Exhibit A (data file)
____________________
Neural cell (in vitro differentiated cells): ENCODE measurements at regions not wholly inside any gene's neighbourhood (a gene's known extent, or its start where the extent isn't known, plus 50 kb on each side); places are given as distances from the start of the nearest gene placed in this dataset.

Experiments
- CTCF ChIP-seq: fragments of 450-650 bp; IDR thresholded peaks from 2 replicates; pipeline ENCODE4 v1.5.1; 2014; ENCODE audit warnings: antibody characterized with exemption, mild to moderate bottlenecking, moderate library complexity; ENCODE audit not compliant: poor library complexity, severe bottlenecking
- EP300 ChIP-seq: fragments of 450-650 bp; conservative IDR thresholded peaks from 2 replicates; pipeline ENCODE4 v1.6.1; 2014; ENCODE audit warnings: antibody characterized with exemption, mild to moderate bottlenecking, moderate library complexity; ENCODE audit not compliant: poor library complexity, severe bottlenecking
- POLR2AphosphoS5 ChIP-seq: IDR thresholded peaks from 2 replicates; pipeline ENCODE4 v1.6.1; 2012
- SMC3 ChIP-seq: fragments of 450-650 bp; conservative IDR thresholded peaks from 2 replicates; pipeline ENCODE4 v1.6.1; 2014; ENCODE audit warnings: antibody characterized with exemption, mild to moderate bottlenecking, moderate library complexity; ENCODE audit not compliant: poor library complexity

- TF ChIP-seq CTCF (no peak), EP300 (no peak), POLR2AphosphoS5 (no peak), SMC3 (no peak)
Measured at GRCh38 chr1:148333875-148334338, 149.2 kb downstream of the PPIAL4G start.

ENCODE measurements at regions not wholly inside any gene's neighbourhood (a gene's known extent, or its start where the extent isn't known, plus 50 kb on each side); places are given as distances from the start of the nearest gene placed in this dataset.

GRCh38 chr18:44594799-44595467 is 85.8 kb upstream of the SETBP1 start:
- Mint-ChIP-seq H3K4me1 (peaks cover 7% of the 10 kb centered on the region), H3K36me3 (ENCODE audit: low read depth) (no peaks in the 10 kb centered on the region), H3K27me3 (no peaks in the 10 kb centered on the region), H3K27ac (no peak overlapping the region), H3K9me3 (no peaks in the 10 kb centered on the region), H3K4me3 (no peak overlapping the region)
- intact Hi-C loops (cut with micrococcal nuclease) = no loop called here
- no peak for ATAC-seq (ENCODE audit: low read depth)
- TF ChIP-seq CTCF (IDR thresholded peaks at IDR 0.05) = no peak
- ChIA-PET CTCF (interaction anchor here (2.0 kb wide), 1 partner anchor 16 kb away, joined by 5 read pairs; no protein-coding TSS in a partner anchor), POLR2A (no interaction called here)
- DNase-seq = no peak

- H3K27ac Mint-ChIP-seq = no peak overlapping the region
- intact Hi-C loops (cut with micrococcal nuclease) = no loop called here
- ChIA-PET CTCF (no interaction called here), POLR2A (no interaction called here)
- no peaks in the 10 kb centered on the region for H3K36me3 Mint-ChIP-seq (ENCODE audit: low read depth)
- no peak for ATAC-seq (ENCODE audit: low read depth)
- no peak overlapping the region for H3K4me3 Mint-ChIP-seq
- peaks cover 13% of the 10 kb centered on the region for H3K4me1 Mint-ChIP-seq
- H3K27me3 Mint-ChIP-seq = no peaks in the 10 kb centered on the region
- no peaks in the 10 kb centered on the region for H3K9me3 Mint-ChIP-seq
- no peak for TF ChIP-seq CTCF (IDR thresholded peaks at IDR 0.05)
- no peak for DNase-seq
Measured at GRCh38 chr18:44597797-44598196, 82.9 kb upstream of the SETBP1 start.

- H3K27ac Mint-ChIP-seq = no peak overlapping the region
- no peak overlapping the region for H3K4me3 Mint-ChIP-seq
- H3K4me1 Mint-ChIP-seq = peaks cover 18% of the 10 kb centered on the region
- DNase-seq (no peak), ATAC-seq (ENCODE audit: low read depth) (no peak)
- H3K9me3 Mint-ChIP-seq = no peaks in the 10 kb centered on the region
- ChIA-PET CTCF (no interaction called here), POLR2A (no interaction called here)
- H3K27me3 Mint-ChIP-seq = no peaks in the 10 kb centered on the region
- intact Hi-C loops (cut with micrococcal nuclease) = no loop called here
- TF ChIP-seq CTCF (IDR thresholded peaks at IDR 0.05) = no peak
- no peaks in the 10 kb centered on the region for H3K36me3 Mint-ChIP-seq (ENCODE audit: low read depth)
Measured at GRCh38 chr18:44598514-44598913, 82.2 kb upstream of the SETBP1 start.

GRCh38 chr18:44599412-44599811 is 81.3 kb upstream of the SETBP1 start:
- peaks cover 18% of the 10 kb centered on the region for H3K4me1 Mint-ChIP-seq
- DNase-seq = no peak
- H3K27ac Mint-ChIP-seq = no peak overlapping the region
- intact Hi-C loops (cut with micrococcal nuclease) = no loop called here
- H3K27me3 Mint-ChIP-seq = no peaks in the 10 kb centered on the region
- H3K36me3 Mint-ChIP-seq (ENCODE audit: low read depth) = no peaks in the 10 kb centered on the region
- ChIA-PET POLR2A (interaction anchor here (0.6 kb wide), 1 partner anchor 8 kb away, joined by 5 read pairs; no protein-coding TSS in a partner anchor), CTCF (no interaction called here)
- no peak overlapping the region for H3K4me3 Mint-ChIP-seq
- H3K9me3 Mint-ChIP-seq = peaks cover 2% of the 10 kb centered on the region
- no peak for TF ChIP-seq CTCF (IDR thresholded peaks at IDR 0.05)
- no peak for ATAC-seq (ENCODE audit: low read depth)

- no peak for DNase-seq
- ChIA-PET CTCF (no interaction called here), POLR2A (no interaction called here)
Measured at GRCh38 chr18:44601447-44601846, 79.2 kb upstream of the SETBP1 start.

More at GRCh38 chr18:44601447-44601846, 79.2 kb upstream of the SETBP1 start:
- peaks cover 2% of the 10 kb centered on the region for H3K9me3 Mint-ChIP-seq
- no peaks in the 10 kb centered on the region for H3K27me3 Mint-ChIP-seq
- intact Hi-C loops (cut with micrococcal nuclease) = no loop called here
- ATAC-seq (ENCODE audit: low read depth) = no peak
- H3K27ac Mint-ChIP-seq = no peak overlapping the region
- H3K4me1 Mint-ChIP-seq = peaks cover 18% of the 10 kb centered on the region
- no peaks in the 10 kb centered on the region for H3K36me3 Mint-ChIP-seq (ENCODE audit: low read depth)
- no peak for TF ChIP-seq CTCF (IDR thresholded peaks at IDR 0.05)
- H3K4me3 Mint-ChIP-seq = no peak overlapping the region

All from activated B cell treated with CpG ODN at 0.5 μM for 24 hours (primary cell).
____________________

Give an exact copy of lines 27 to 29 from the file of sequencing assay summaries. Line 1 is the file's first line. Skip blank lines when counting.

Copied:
- no peak for DNase-seq
Measured at GRCh38 chr18:44597797-44598196, 82.9 kb upstream of the SETBP1 start.

- H3K27ac Mint-ChIP-seq = no peak overlapping the region